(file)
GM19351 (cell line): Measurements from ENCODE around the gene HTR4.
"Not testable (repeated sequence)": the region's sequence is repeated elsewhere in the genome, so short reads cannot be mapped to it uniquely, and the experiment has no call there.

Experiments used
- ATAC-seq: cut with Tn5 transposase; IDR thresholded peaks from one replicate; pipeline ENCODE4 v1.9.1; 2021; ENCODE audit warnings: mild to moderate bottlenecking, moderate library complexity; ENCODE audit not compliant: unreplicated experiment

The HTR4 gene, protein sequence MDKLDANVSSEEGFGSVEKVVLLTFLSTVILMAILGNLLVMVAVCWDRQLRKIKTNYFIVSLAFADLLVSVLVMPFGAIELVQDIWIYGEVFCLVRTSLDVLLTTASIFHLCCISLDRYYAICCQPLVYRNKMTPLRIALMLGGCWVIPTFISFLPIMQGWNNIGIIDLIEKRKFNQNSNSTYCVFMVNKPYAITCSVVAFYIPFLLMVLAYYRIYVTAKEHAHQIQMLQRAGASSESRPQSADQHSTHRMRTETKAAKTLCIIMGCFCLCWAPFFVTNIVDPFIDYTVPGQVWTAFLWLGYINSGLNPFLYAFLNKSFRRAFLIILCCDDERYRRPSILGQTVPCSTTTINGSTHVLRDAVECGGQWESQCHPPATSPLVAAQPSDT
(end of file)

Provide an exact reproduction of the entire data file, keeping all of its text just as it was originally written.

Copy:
GM19351 (cell line): Measurements from ENCODE around the gene HTR4.
"Not testable (repeated sequence)": the region's sequence is repeated elsewhere in the genome, so short reads cannot be mapped to it uniquely, and the experiment has no call there.

Experiments used
- ATAC-seq: cut with Tn5 transposase; IDR thresholded peaks from one replicate; pipeline ENCODE4 v1.9.1; 2021; ENCODE audit warnings: mild to moderate bottlenecking, moderate library complexity; ENCODE audit not compliant: unreplicated experiment

The HTR4 gene, protein sequence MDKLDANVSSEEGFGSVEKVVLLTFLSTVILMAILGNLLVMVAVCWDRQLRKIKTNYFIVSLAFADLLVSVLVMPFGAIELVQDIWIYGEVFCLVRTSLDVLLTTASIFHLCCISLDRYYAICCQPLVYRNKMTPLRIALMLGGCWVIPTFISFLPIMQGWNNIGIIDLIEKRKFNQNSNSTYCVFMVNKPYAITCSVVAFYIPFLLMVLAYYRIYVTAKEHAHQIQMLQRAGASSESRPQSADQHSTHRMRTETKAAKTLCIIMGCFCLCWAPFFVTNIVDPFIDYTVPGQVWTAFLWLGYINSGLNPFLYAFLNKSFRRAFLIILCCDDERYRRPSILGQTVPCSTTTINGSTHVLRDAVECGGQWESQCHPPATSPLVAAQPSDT